The Luck of Roaring Camp: And Other Tales

Open Road Media
4
Free sample

The defining stories from one of America’s great wits

In the mid-nineteenth century, the Wild West grabbed ahold of American consciousness and never let go. With the discovery of gold, all eyes and wagons turned westward.

This collection of stories brings readers back to the American frontier. In “The Luck of Roaring Camp,” when a Native American woman dies in childbirth, the miners take it upon themselves to raise the child. Naming the baby Luck, the miners learn more about responsibility and class through raising the boy than they have through anything else in their lives. Other stories in the collection include classic prospecting-set short stories such as “Tennessee’s Partner” and “The Outcasts of Poker Flat” and the short novels “Muck-a-Muck” and “Selina Sedilia.” In this timeless collection, Bret Harte has captured the California gold rush as no other writer could.

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About the author

Bret Harte (1836–1902) was an author and poet known for his romantic depictions of the American West and the California gold rush. Born in New York, Harte moved to California when he was seventeen and worked as a miner, messenger, and journalist. In 1868 he became editor of the Overland Monthly, a literary journal in which he published his most famous work, “The Luck of Roaring Camp.” In 1871 Harte returned east to further his writing career. He spent his later years as an American diplomat in Germany and Britain.
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3.5
4 total
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Additional Information

Publisher
Open Road Media
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Published on
Dec 30, 2014
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Pages
80
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ISBN
9781504001649
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Language
English
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Genres
Fiction / Historical / General
Fiction / Short Stories (single author)
Fiction / Westerns
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Content Protection
This content is DRM protected.
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Read Aloud
Available on Android devices
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Eligible for Family Library

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The opportunity here offered [Footnote: By the appearance in England several years ago of an edition of the author's writings as then collected.] to give some account of the genesis of these Californian sketches, and the conditions under which they were conceived, is peculiarly tempting to an author who has been obliged to retain a decent professional reticence under a cloud of ingenious surmise, theory, and misinterpretation. He very gladly seizes this opportunity to establish the chronology of the sketches, and incidentally to show that what are considered the "happy accidents" of literature are very apt to be the results of quite logical and often prosaic processes.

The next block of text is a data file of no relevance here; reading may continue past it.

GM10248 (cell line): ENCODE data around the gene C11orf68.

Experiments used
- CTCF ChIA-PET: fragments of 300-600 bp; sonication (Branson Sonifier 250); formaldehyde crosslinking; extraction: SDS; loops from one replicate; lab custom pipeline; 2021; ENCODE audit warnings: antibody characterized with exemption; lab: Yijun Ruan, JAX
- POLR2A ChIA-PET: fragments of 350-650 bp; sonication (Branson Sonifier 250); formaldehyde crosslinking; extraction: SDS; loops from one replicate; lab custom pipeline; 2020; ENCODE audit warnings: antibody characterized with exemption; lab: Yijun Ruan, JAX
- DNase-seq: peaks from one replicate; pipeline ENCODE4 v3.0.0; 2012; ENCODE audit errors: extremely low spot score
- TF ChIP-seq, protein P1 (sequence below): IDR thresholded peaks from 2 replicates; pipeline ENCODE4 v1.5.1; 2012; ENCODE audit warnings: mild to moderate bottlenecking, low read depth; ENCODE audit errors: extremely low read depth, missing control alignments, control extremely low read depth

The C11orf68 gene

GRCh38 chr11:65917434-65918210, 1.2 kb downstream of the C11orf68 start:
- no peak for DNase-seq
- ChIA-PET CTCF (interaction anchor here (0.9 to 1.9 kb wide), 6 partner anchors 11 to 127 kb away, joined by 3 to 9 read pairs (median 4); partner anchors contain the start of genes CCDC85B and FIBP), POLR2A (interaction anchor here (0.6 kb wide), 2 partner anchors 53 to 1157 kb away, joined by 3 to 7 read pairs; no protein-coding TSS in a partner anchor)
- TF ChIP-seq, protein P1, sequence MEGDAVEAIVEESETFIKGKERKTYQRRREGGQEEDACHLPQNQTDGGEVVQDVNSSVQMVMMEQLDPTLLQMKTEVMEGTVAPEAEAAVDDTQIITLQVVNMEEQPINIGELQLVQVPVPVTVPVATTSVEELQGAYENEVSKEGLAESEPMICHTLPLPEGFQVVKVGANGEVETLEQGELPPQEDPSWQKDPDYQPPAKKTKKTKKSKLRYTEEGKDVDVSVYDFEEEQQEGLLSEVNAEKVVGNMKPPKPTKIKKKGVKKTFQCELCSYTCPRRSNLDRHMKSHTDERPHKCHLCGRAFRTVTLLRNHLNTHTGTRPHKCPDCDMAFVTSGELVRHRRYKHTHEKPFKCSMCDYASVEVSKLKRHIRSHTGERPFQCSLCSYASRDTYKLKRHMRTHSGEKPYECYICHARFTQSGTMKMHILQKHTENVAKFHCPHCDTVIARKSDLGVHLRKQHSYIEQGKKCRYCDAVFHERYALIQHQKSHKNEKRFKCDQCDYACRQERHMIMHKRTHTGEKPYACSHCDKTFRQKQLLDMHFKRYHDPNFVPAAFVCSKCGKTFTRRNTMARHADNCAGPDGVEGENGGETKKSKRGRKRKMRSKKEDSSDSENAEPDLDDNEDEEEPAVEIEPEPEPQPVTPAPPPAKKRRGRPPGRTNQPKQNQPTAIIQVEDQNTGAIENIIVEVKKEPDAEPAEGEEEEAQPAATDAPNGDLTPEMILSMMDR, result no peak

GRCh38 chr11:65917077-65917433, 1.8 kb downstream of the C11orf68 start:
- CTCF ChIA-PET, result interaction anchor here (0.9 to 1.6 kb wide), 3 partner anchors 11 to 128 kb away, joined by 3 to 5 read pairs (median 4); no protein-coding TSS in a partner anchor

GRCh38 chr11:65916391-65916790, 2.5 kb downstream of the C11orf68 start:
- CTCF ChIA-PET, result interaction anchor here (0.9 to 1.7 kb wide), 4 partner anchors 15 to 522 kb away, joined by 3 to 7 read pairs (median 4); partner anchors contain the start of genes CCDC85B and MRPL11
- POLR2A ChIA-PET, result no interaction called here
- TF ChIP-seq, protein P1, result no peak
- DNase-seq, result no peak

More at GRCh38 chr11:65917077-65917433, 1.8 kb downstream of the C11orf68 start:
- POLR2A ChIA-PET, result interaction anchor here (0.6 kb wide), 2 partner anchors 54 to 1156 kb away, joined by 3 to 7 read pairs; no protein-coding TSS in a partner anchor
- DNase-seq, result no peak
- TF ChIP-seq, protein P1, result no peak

The author's first volume was published in 1865 in a thin book of verse, containing, besides the titular poem, "The Lost Galleon," various patriotic contributions to the lyrics of the Civil War, then raging, and certain better known humorous pieces, which have been hitherto interspersed with his later poems in separate volumes, but are now restored to their former companionship. This was followed in 1867 by "The Condensed Novels," originally contributed to the "San Francisco Californian," a journal then edited by the author, and a number of local sketches entitled "Bohemian Papers," making a single not very plethoric volume, the author's first book of prose. But he deems it worthy of consideration that during this period, i.e. from 1862 to 1866, he produced "The Society upon the Stanislaus" and "The Story of M'liss,"—the first a dialectical poem, the second a Californian romance,—his first efforts toward indicating a peculiarly characteristic Western American literature. He would like to offer these facts as evidence of his very early, half-boyish but very enthusiastic belief in such a possibility,—a belief which never deserted him, and which, a few years later, from the better-known pages of "The Overland Monthly," he was able to demonstrate to a larger and more cosmopolitan audience in the story of "The Luck of Roaring Camp" and the poem of the "Heathen Chinee." But it was one of the anomalies of the very condition of life that he worked amidst, and endeavored to portray, that these first efforts were rewarded by very little success; and, as he will presently show, even "The Luck of Roaring Camp" depended for its recognition in California upon its success elsewhere. Hence the critical reader will observe that the bulk of these earlier efforts, as shown in the first two volumes, were marked by very little flavor of the soil, but were addressed to an audience half foreign in their sympathies, and still imbued with Eastern or New England habits and literary traditions. "Home" was still potent with these voluntary exiles in their moments of relaxation. Eastern magazines and current Eastern literature formed their literary recreation, and the sale of the better class of periodicals was singularly great. Nor was the taste confined to American literature. The illustrated and satirical English journals were as frequently seen in California as in Massachusetts; and the author records that he has experienced more difficulty in procuring a copy of "Punch" in an English provincial town than was his fortune at "Red Dog" or "One-Horse Gulch." An audience thus liberally equipped and familiar with the best modern writers was naturally critical and exacting, and no one appreciates more than he does the salutary effects of this severe discipline upon his earlier efforts.